Friday, September 28, 2012

Tulsa sign artist Sam Karney dies at 86

Karney didn't need a sign to tell him the score. Although he would've
preferred a life of drawing and painting, he knew he also needed to pay
the bills.

Looking for a trade he could live on, the recent art school graduate found it with Claude Neon Federal Sign Co. in Tulsa.

There, in helping new companies make their marks on the marketplace, Karney made his own in a new medium.

Among his early projects, Karney designed the sign for the original QuikTrip store, at 5204 S. Peoria Ave., in 1958.

Other businesses on the rise - including Ken's Pizza, later to become
Mazzio's, and Drysdale's Western Wear - also came to Karney over the

"He was really proud of the Drysdale's sign," his son Casey Karney said. "It was the biggest he had done.

"It was close to our home, and he liked to drive by there and show it to me."

A longtime Tulsa resident and artist who worked for and later bought Claude Neon, Samuel A. "Sam" Karney died Friday. He was 86.

A memorial service was held Tuesday at Bethany Freewill Baptist Church
in Broken Arrow under the direction of Floral Haven Funeral Home of
Broken Arrow.

After graduating from high school in Muskogee, his hometown, Karney joined the Army and fought in World War II.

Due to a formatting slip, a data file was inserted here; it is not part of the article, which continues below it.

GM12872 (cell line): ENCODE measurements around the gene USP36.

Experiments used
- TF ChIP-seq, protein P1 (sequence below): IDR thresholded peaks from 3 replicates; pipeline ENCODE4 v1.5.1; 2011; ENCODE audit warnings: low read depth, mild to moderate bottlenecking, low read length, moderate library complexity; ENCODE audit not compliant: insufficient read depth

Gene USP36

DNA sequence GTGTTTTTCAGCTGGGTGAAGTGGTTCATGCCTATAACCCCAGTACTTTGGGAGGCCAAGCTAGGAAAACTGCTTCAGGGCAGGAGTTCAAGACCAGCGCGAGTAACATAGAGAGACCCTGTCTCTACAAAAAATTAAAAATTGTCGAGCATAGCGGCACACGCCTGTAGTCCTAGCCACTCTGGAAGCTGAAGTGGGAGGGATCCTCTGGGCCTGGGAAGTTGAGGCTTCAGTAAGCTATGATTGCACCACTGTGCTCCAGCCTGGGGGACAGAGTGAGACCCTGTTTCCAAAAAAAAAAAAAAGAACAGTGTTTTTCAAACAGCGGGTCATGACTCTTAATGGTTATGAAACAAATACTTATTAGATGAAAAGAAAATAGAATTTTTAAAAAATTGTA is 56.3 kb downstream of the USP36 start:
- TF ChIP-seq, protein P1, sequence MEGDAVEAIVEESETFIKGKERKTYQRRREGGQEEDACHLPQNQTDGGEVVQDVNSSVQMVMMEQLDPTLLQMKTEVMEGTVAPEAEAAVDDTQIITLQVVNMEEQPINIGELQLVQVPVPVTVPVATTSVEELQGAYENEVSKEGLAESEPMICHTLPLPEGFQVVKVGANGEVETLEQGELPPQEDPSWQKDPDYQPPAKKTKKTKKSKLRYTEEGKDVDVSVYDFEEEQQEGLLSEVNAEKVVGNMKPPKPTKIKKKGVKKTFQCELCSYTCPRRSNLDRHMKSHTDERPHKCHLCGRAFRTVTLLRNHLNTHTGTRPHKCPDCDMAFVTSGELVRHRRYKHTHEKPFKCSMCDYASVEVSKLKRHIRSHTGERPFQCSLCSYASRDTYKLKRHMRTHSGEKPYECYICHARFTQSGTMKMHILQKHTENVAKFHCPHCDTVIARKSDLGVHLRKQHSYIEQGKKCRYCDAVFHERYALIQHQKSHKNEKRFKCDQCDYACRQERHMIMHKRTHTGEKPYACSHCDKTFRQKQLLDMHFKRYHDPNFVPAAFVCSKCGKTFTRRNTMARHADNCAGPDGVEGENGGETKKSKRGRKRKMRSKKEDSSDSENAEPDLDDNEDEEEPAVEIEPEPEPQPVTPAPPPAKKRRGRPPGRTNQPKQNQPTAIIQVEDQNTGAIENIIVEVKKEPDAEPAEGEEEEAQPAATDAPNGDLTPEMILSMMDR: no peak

A member of the 89th Infantry Division's 353rd Regiment, he served from 1944 to 1948 in Belgium, Austria, France and Germany.

After his discharge, he came home and went to art school in Sarasota, Fla.

Hiring on with Claude Neon in the mid-1950s, Karney worked as an artist and salesman for the company.

An early highlight was working with QuikTrip.

According to QuikTrip co-founder Chester Cadieux, Karney was responsible for the decision to spell it "Quik," and not "Quick."

Karney recommended it, noting that the four-letter "Quik" balanced better with "Trip" visually.

Working for Claude Neon for 20 years on various projects, Karney later joined with two partners to buy the business.

An active member and past president of both the Tulsa Executive
Association and the Oklahoma Sign Association, Karney sold his part in
the business and retired in the late 1990s.

Casey Karney said his father developed a shrewd business mind and shared
it with his children, helping them, too, to become successful.

But Karney was still an artist at heart.

In his spare time, he enjoyed drawing cartoons, many of which appeared in local publications.

He also got into sculpting and, over the years, made a number of bronzes, his son said.

Karney's survivors include his four children, Kip Karney, Casey Karney,
Cindy Jordan and Amy Hatfield; eight grandchildren; and two

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